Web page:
Logistics will need more time to make a success of Brexit, says FTA

Published: 12 June 2020

Logistics will need more time to make a success of Brexit, says FTA
According to the FTA, in order to give businesses more security throughout 2020, additional time and resources must be put into ensuring that a deal can be reached between the UK and EU - whether this includes an extension on the transition period or not, for the sake of owner drivers and HGV firms. This followed the aftermath of recent talks - in which the deal that had been arranged was rejected by the Government. The FTA has addressed their concerns directly to MP Michael Gove, expressing that sufficient time should be provided to prepare the transport and logistics industry for the possible outcomes following Brexit. This is despite whatever outcome may follow agreements.
 
Elizabeth de Jong, Policy Director for the FTA, spoke on the matter: "Logistics as a sector is fully committed to making a success of Brexit, but in order to do so, we will need time to prepare for whatever the final agreement looks like. We are not asking for the talks to be prolonged, but for sufficient time to be allowed for those required to undertake new business processes to get ready to do so.
 
She continued: “It looks more and more likely that consensus will not be reached between the two sides until the eleventh hour, with the UK’s transition period for leaving the EU ending on 31 December 2020. Therefore, there will simply not be enough time to put in place all the necessary systems and processes to help trade continue to run smoothly. This will be compounded by the fact that Christmas is traditionally our sector’s busiest time of year and there will be little time available for the necessary changes to be made.
 
"While our members stand ready to be as adaptable and flexible as possible, much of the detail of our future trading arrangements as a country is still to be decided – not least what the position will be on customs tariffs and the detail of how checks on food and animals are to be conducted at the UK and EU borders. This level of information is crucial if the UK’s supply chain is to remain strong from 1 January 2021, and we are urging Mr Gove to ensure that we have sufficient time to prepare for whatever is agreed with the EU in political negotiations."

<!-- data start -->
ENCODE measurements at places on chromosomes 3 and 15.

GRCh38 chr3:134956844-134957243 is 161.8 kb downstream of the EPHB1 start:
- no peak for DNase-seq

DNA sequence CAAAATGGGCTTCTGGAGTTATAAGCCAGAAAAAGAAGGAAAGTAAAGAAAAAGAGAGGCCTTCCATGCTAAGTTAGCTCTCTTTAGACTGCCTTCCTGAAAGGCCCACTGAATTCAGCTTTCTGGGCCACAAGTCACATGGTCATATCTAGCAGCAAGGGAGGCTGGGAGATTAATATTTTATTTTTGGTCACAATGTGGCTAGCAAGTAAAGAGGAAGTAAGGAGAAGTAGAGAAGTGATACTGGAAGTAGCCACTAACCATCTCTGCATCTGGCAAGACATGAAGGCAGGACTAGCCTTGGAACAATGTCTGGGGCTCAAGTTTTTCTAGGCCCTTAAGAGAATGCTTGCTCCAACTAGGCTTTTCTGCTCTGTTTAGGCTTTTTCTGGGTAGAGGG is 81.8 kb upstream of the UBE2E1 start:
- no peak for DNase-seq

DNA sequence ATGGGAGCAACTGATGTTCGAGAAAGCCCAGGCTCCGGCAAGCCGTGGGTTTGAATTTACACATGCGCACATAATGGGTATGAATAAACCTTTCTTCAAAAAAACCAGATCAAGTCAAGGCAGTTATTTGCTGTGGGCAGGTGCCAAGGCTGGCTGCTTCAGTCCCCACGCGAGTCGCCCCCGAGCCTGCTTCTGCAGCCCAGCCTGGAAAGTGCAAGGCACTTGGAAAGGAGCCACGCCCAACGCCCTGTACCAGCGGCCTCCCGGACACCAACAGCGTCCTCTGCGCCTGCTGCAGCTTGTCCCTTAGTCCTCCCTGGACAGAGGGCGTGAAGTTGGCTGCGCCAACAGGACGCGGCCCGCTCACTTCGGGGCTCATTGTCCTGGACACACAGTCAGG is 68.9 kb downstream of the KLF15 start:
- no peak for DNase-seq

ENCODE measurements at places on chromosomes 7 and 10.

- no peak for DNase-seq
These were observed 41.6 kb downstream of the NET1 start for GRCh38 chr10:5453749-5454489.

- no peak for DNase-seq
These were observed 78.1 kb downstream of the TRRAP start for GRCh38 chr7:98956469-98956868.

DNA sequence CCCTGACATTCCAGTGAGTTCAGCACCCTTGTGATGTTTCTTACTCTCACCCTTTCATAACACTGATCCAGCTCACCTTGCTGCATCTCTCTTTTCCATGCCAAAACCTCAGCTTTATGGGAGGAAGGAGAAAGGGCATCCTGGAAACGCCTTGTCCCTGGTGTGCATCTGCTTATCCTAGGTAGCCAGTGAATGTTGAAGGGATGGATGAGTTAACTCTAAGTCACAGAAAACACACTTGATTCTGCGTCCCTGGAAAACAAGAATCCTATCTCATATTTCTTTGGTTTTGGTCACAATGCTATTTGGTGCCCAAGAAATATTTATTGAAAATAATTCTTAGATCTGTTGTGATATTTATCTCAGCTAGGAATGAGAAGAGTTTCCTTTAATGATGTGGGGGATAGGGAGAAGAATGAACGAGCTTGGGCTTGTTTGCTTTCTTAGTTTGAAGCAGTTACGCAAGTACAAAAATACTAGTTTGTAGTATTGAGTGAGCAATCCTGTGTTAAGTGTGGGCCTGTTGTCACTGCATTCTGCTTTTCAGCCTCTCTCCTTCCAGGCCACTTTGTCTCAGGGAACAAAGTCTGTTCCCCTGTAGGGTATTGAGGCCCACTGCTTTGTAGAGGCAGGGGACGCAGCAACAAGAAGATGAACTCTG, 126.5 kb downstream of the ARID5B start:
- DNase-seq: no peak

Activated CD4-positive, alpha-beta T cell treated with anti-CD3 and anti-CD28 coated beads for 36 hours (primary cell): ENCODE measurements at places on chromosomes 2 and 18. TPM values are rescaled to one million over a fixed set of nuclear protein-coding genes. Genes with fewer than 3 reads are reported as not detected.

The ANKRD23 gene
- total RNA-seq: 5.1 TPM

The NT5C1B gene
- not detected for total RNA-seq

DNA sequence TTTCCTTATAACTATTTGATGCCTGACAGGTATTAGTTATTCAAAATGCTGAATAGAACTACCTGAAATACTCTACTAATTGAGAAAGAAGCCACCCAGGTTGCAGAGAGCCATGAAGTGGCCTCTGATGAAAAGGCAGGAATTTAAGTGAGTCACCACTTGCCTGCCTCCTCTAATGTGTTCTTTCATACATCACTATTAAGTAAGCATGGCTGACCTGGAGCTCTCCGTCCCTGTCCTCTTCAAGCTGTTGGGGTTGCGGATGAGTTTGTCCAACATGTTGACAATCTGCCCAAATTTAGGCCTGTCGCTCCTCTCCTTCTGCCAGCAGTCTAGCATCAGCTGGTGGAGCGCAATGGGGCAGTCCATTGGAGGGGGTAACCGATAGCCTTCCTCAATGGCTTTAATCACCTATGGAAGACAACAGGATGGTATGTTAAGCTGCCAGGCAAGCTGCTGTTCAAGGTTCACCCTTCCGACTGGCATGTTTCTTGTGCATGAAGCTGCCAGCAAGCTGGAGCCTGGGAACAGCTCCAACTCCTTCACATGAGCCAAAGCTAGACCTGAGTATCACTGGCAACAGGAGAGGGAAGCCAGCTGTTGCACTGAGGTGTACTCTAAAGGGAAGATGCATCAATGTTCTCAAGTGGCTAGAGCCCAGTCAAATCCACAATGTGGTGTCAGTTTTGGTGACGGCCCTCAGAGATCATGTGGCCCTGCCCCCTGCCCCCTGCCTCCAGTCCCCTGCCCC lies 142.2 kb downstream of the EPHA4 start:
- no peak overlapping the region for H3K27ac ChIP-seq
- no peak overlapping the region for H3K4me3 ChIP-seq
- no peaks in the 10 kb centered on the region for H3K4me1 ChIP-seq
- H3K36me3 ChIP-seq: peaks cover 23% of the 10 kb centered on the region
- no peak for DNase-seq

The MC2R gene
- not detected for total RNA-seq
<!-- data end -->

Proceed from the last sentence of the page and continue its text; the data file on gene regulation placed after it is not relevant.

The FTA was the first large scale trade association to contact the Government regarding the transition period and bring into question the ethical dilemma of delivering the outcome which was voted for - but also consider the potential risk factors for businesses and workers all over the UK without more knowledge of what to expect. An extension would at least offer a window of opportunity for those to prepare for what is to come. The availability of international backloads has been thrown into question continuously throughout the Brexit process. 
 
Mrs de Jong continued: “Up to a quarter of a million UK businesses will be required to make customs declarations for the first time when the UK leaves the EU, and that will need additional training, staff and customs agents, as well as infrastructure in our ports. Checks on livestock, fresh food and other perishable items will also need to be made at ports and airports, and we need clarity on how and where this process will work."
 
With external factors from this year to consider, the FTA hopes that their voice will be heard regarding keeping the transport industry in the loop of arrangements and prepared for the possible outcomes should Brexit take place at the end of this year. Otherwise, they hope to see the Government prepare the appropriate delays meaning businesses in the industry will have extra time to prepare for the significant change in the way international logistics will be handled.
 
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